Tigers 3B Miguel Cabrera yesterday became the first player to win MLB’s Triple Crown since ’67, but whether that means “his face shows up on cereal boxes and in TV commercials amid a windfall of lucrative endorsement deals remains to be seen,” according to Bill Shea of CRAIN’S DETROIT BUSINESS. Cabrera for years has been “one of baseball's premier hitters, but that's never translated into mass-market merchandising appeal.” Sports industry marketers theorize that Cabrera's “sketchy history of personal behavior in recent years and his limited command of spoken English may have limited his attractiveness to brands.” The Marketing Arm Sports Marketing Dir Darin David said, "From a memorabilia standpoint, he's going to cash in immediately. It remains to be seen on how brands pursue him. He's not one of the more recognizable players in baseball. This will certainly raise him a big level." Cabrera earns $21M annually from the Tigers, and David estimated that Cabrera will “earn at least a couple million more from endorsements and deals with autograph and merchandise dealers.” He added that there is “money to be made in endorsements for products targeting Spanish-language audiences.” Shea reports Cabrera has an endorsement deal now for Maltin Polar, a "nonalcoholic malt beer brewed and sold in his native Venezuela,” and he has “done advertising for Metro PCS and Venezuela's state-owned Citgo Petroleum Corp.” But a “drag on Cabrera's marketing potential is his personal history.” Cabrera underwent “three months of alcohol treatment prior to the 2010 season,” and he “pleaded no contest to a drunken driving charge after a February 2011 arrest” earlier this year. David said that also hurting Cabrera from potentially earning more “is a lack of hype surrounding the Triple Crown” (CRAINSDETROIT.com, 10/4). In Detroit, Drew Sharp notes Tigers P Justin Verlander after the Triple Crown became official “gave Cabrera a luxurious watch” he had inscribed with “Congratulations, Miguel Cabrera, 2012 Triple Crown” (DETROIT FREE PRESS, 10/4).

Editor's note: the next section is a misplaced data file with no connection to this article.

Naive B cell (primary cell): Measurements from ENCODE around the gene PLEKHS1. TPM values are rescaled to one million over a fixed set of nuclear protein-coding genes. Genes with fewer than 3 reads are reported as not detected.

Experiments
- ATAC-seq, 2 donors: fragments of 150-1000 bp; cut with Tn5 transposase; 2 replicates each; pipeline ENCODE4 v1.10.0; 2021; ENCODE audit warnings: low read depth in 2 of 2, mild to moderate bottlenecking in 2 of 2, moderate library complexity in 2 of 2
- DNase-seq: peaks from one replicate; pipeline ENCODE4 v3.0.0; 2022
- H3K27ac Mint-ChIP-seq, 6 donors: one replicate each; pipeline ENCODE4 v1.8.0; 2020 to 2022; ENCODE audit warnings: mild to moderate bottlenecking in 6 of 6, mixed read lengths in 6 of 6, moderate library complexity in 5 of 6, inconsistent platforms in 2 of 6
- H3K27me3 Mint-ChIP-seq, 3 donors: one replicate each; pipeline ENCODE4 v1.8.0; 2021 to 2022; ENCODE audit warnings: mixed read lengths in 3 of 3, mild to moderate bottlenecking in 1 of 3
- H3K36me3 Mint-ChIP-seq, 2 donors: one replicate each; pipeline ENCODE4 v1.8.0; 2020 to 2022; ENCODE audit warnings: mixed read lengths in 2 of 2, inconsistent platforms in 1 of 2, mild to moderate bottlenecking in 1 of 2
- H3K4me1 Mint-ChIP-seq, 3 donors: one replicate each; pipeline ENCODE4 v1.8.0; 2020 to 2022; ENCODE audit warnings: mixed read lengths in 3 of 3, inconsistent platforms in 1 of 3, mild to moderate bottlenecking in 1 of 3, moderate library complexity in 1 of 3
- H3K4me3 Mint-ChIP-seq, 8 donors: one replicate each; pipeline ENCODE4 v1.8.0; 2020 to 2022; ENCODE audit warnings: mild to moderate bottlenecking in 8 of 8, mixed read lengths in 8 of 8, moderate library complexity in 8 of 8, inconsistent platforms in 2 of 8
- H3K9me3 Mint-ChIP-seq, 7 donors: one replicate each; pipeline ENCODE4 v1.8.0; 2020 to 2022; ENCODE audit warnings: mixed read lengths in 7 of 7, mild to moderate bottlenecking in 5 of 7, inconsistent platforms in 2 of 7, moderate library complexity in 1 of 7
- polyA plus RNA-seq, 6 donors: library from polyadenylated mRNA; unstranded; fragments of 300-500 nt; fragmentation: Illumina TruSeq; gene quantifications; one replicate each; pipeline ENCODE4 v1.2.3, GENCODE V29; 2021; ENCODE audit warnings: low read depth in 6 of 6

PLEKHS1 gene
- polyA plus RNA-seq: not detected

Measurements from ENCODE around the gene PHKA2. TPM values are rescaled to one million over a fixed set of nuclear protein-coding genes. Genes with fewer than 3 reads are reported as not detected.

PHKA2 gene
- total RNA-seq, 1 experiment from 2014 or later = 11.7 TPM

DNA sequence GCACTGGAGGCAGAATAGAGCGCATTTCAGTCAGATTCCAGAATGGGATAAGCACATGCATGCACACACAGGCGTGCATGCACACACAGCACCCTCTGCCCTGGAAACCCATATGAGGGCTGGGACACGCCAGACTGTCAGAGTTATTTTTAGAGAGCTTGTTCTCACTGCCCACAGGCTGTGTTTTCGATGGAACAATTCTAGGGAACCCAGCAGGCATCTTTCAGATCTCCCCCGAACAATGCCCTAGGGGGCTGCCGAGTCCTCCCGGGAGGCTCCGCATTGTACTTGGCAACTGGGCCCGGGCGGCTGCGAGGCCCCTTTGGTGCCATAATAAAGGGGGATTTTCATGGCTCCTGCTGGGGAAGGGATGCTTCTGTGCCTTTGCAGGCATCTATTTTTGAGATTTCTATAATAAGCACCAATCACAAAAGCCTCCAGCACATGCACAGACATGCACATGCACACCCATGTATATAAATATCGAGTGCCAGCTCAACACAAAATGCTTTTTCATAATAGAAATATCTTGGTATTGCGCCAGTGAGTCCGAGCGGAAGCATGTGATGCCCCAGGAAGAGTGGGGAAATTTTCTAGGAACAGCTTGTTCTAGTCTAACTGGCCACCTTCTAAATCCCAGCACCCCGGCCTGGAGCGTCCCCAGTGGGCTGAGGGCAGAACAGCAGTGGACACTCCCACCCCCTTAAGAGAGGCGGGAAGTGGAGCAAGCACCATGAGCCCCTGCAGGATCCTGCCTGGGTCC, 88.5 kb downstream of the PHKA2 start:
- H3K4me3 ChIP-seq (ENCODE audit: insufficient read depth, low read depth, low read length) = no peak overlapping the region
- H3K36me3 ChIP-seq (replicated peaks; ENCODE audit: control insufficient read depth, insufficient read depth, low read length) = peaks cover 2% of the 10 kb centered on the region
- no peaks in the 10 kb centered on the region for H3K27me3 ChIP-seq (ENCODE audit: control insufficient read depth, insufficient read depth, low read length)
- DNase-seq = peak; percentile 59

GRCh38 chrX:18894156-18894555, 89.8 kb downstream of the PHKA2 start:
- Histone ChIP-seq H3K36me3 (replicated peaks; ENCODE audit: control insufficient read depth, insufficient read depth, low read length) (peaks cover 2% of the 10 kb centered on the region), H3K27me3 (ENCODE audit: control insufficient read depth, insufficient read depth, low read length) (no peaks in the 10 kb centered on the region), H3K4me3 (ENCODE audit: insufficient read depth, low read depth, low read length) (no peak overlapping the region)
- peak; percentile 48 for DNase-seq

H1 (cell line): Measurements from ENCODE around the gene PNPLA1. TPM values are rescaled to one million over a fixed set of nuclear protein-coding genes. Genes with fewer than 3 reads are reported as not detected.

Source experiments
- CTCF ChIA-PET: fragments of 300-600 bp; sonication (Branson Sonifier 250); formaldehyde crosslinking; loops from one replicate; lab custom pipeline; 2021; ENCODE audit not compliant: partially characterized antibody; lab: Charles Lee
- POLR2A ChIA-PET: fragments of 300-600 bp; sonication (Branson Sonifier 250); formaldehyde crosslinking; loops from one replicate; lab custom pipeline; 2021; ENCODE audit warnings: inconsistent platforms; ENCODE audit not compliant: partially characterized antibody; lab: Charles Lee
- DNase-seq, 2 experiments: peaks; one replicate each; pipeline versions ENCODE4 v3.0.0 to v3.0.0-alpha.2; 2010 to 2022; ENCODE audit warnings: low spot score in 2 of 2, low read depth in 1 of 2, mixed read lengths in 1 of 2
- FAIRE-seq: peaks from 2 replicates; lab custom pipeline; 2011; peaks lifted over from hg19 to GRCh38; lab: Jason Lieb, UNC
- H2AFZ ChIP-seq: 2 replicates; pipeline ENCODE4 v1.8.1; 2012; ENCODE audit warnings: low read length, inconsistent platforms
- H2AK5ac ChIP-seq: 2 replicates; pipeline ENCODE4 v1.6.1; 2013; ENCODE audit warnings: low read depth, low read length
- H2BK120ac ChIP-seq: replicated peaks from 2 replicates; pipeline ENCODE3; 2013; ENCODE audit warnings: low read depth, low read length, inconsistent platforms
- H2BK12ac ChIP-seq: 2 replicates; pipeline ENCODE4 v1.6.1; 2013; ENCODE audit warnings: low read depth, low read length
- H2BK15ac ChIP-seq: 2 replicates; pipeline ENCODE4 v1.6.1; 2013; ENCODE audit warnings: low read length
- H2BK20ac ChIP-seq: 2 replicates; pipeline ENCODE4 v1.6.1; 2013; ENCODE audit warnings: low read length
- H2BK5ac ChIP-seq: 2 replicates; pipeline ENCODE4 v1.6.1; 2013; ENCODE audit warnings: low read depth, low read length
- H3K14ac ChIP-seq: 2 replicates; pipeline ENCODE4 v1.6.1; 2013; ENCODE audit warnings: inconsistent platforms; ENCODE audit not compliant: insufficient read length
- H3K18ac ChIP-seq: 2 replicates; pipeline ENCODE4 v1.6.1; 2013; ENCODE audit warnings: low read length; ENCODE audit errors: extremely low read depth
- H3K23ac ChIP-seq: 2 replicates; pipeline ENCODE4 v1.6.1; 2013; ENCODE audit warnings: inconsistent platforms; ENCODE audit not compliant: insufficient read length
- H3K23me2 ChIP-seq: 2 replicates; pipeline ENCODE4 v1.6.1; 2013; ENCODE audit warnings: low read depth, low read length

WHERE'S THE HYPE? USA TODAY’s Bob Nightengale writes Cabrera’s Triple Crown “still seemed lost in the dark ages,” as only “three national baseball writers were in attendance to document the event” last night. ESPN previously had announced it would cut from its Red Sox-Yankees telecast to the Tigers-Royals game for each of Cabrera's at-bats, but the net “did not cut in to Cabrera’s at-bats, sticking with live coverage of the New York Yankees’ chase for a division title” (USA TODAY, 10/4). YAHOO SPORTS’ Eric Adelson writes it is “unfortunate that Cabrera's lifetime achievement is drowning in the topics of the day.” Baseball people “spent Wednesday gossiping about the division races and a mascot race in Washington,” and the lack of interest is “perplexing, really.” Adelson: “There hasn't been around-the-clock coverage. Tim Tebow gets more attention. There are a few reasons for this.” Cabrera is “big and strong and because of that will never fully escape steroid questions, nor will any successful ballplayer these days.” Cabrera also “isn't the most beloved baseball player out there.” Adelson: “He is not glib, at least not in English, which most American baseball reporters speak exclusively. There have been revealing profiles about Cabrera, but he's mostly a mystery” (SPORTS.YAHOO.com, 10/3).